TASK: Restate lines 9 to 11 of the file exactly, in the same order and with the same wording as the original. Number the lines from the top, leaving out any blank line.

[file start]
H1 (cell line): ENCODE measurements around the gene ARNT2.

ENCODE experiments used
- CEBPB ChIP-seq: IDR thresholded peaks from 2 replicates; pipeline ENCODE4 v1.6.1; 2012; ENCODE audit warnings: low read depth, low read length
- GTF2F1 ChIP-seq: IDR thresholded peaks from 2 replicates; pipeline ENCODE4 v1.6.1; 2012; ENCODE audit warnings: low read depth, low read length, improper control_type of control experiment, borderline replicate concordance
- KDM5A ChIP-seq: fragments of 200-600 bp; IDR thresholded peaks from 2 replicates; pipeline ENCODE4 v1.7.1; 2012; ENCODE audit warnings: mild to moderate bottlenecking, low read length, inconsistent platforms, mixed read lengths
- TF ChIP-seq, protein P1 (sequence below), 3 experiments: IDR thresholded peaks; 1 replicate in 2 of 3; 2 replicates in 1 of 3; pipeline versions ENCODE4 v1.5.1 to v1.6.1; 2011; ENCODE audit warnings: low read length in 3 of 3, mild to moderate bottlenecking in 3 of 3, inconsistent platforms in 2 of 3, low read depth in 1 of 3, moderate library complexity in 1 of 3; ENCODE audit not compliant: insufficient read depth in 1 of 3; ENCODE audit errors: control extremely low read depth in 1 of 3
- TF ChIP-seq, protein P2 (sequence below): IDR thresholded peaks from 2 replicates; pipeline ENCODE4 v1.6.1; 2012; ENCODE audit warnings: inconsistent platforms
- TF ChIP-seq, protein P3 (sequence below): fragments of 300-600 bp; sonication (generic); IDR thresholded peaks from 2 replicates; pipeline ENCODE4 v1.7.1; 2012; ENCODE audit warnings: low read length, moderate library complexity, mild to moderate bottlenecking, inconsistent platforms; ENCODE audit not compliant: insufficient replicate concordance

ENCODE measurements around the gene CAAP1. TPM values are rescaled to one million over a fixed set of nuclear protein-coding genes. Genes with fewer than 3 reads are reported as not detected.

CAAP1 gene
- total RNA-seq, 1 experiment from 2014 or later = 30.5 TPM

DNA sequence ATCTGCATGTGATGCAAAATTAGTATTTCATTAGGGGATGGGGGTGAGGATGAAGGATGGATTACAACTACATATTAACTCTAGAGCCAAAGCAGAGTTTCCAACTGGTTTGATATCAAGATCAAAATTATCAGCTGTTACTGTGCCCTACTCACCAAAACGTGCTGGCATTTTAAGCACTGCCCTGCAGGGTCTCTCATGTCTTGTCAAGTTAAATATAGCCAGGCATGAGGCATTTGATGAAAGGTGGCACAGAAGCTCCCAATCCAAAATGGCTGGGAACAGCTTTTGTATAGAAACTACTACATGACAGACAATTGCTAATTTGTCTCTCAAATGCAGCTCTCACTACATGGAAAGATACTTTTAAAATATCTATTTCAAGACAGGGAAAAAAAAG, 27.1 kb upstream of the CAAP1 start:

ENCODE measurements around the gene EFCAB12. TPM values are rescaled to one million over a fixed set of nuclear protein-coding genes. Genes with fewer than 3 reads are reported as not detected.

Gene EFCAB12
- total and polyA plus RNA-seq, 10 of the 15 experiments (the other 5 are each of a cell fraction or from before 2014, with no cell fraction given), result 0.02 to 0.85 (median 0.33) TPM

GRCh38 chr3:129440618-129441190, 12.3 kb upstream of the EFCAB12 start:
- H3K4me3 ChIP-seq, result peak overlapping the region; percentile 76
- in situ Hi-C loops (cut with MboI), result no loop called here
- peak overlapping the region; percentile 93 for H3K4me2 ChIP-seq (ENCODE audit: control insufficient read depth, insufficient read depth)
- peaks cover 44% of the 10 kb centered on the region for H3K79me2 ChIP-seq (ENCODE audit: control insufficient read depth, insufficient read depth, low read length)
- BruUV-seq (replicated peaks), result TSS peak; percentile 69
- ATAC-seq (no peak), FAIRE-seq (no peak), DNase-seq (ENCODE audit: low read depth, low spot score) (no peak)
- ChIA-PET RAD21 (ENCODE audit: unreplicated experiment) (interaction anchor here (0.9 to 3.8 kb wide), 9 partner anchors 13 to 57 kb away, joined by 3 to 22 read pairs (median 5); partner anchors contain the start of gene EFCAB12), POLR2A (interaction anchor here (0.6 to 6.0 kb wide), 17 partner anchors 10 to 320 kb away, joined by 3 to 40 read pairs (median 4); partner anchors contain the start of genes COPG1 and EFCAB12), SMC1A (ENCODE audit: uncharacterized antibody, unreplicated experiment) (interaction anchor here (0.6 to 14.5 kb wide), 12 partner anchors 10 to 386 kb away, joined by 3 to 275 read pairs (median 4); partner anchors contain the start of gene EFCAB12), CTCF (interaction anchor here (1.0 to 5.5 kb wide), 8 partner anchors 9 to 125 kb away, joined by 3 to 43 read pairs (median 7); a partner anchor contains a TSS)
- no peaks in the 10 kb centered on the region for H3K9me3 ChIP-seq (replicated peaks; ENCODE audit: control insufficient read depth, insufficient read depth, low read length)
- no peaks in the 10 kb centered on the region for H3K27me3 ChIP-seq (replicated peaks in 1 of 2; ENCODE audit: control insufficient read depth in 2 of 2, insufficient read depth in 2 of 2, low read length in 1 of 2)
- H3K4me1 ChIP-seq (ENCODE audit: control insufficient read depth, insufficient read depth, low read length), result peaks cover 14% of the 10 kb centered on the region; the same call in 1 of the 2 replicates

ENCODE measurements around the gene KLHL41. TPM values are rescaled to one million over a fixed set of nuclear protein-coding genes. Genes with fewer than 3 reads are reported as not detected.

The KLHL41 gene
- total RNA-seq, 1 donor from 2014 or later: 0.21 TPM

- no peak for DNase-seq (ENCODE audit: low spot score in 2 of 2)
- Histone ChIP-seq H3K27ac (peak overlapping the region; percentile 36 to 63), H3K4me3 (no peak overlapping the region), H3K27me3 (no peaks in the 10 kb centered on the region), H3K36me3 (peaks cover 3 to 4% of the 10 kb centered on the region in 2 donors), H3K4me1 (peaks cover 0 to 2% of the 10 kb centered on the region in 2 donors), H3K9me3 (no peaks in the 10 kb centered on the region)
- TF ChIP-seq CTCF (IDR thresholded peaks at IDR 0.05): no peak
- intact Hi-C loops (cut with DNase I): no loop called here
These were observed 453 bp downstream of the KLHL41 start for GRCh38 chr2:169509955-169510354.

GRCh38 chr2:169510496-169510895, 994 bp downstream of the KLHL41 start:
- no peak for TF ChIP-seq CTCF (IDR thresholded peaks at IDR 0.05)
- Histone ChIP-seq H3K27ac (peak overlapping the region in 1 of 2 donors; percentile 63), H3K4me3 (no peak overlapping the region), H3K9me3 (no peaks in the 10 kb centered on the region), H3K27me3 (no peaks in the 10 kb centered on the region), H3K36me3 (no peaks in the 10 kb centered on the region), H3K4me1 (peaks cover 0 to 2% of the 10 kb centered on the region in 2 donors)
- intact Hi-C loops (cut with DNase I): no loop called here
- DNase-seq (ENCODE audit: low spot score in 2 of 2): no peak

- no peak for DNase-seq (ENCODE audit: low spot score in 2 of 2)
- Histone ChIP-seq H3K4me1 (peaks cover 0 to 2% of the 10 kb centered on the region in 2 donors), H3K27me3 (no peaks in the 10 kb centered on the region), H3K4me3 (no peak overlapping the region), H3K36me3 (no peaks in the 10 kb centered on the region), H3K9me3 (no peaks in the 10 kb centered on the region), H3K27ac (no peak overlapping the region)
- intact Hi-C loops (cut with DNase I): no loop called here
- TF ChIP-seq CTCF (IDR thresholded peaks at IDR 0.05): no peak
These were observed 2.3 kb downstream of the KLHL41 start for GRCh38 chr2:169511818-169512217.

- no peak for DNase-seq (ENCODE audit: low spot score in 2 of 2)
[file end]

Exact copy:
ENCODE measurements around the gene CAAP1. TPM values are rescaled to one million over a fixed set of nuclear protein-coding genes. Genes with fewer than 3 reads are reported as not detected.

CAAP1 gene
- total RNA-seq, 1 experiment from 2014 or later = 30.5 TPM